The other day, I was browsing my Twitter feed when I came across something that piqued my interest — and not for a good reason.
It was a podcast. Sorry — a “podcast.” That is to say, it was less a host or two talking about an interesting topic in a radio show format, and more an audio snippet of an event that happened years ago. It was laughably bad.
Examining the tweet in question and listening to the podcast, I could almost picture the conversation …
Exec: I listened to a podcast today. I liked it. Are we doing any podcasts?
Marketing director: No, Dave. No podcasts for us.
Exec: Why not?
Marketing director: They don’t really fit our marketing strategy. Plus, we don’t have anyone in-house who can host and produce a good one for us.
Exec: Well, I really think we’re missing out by not having a podcast for our company.
Marketing director: But Dave, I don’t think …
Exec: [Interrupts] I don’t care what it takes. Just make it happen.
After being given (I am assuming) very little in the way of resources or time to meet the demands of this short-sighted effort, the request was met and the end result was a podcast that was not really a podcast — a haphazard attempt at trying something new.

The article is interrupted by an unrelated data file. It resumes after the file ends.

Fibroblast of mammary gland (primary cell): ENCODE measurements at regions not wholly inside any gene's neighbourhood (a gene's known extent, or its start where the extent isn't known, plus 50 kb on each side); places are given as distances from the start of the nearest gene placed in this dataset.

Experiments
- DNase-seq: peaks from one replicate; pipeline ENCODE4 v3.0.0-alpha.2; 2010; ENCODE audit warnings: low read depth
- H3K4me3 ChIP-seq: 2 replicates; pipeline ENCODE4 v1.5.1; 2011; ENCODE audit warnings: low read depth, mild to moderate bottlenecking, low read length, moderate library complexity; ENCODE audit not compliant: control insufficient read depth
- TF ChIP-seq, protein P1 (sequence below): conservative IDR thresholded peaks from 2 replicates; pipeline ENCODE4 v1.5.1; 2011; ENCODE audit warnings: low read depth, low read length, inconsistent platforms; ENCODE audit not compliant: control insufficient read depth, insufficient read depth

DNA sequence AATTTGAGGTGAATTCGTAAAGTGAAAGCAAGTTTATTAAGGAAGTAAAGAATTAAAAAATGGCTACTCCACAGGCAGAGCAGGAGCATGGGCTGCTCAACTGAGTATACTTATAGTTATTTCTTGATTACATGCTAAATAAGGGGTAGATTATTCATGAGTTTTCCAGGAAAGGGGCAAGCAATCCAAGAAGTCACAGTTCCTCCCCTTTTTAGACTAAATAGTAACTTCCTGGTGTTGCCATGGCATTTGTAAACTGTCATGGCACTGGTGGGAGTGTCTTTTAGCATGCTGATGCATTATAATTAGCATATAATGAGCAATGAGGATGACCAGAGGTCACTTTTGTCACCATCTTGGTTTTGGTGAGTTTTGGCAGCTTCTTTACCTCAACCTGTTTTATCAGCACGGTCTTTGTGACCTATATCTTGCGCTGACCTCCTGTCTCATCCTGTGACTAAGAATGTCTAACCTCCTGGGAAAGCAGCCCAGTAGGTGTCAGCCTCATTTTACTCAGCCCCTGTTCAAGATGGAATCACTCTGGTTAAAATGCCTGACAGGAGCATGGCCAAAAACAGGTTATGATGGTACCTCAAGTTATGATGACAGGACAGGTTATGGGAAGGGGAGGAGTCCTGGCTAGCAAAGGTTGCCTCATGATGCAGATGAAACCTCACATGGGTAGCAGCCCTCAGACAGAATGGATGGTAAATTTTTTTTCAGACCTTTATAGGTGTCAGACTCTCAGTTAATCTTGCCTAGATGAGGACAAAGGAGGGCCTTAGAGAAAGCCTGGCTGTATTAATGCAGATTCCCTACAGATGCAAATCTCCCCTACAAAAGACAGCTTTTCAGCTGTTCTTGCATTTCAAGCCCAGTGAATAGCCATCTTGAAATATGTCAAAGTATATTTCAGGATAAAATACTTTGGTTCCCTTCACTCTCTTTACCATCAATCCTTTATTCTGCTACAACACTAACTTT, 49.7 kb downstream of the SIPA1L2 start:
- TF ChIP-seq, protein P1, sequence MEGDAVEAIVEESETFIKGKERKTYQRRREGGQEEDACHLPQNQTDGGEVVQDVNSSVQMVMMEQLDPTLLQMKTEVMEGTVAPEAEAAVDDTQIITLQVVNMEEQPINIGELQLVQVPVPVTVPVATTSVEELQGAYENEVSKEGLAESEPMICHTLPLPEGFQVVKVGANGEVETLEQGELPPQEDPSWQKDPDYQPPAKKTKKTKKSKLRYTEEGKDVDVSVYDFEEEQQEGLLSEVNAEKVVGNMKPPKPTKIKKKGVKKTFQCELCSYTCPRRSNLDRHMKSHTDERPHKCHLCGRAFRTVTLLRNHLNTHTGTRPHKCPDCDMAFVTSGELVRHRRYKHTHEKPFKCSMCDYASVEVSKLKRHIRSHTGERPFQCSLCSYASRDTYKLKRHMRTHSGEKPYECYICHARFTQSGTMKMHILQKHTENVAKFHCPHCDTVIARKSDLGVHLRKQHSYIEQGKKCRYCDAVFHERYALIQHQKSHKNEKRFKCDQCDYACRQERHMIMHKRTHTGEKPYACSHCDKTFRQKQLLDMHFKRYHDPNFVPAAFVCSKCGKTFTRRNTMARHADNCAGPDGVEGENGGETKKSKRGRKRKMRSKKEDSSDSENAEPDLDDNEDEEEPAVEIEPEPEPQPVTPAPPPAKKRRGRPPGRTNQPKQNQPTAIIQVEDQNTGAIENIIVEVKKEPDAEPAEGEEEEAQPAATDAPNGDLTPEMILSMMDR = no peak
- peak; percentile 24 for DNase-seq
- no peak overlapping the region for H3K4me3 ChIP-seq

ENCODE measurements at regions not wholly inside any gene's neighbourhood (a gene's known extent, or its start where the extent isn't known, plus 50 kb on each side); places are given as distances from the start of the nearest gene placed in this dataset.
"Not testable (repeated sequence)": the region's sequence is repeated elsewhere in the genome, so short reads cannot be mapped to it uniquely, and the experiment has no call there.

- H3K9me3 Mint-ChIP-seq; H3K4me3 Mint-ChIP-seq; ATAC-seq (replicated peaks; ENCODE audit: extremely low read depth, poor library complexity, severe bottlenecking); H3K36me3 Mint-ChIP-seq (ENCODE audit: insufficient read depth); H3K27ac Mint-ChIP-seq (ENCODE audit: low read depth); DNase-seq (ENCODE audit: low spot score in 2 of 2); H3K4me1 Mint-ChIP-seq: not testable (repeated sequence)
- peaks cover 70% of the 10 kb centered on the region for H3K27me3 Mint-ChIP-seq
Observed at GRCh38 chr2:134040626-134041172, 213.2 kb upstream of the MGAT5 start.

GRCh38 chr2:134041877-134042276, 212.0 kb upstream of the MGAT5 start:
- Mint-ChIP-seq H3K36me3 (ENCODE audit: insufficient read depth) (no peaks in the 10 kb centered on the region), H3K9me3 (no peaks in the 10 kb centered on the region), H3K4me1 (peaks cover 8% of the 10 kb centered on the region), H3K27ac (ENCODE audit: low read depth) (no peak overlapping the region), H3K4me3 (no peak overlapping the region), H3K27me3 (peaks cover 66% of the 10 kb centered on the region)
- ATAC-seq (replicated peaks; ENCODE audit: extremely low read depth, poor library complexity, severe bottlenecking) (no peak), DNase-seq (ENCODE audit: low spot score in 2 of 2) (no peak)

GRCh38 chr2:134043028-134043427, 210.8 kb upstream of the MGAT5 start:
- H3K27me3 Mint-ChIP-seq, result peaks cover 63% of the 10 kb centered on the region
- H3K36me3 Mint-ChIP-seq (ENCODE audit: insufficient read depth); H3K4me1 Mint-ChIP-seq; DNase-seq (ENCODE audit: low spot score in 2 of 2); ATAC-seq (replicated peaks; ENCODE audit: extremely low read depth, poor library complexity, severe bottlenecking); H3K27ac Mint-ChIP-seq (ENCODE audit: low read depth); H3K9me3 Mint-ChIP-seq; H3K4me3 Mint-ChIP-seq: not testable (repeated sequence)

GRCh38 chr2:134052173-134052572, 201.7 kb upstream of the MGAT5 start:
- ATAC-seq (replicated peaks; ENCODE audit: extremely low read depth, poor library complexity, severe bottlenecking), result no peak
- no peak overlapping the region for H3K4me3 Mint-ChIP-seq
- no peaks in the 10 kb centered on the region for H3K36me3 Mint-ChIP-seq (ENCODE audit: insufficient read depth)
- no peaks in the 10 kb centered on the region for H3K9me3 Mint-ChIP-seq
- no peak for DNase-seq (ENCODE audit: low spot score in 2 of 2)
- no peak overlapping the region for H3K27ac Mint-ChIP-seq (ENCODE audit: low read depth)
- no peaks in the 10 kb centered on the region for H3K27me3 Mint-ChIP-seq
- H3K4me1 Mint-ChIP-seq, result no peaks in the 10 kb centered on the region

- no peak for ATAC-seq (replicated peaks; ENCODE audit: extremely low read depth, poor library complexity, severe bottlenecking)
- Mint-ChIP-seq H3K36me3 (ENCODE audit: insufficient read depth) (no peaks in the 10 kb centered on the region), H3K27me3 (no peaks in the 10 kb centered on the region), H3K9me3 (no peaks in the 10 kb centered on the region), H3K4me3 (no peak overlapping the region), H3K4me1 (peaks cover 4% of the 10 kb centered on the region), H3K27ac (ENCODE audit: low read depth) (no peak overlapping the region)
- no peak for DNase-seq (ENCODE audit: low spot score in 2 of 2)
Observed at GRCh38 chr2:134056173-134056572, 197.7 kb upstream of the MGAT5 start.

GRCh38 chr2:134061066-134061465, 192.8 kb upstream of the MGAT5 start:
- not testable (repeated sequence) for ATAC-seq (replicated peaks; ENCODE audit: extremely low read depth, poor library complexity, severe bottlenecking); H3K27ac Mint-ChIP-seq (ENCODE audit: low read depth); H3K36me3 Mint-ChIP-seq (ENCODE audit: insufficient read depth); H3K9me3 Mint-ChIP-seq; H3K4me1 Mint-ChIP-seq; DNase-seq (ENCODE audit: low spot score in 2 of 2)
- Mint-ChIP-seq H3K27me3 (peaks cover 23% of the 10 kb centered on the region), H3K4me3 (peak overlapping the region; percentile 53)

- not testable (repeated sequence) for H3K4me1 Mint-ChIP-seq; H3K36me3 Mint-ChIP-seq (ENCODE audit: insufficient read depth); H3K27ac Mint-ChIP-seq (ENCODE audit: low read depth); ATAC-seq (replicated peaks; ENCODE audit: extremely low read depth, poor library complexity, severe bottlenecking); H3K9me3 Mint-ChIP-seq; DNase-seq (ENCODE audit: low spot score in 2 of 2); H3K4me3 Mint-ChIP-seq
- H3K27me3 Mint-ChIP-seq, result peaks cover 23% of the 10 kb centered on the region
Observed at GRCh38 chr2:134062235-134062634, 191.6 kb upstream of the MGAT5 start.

In the end, everybody loses. The exec doesn’t get a quality podcast like he undoubtedly wanted, the marketer will probably get blamed when the podcast does not take off and the podcast as a format does not get a fair shake. Whether or not it makes sense for the company is beside the point in this example — even if it was right for the company, the way to find success is surely not to jump on a bandwagon because of a fleeting interest.
There’s an important lesson to be learned, here — one that applies whether you are talking podcasts, Snapchat or a new marketing effort.
Do not start your conversations by asking, “How can we make this platform work for our audience?” Instead, ask, “Who is our audience, and what do they care about?” followed by “Is this audience on this new platform?” If the answer is no, you are wasting your time even entertaining the thought of trying to make it work.
When seeking out new adventures for your company—new tactics or platforms by and on which to get the word out — start with your audience. Following an audienceàplatformàdecision workflow makes much more sense than starting with the platform and hoping you can find a way to make it fit.
If you knew your “audience” was a group of kids and the task at hand was to drive them to and from school, you probably would choose a school bus as the best tool for the job. What you would not do (I hope) is start with a pickup truck and try to figure out a way to cram as many kids as possible into the bed to accomplish the same task. Why not follow the same thought process for your business?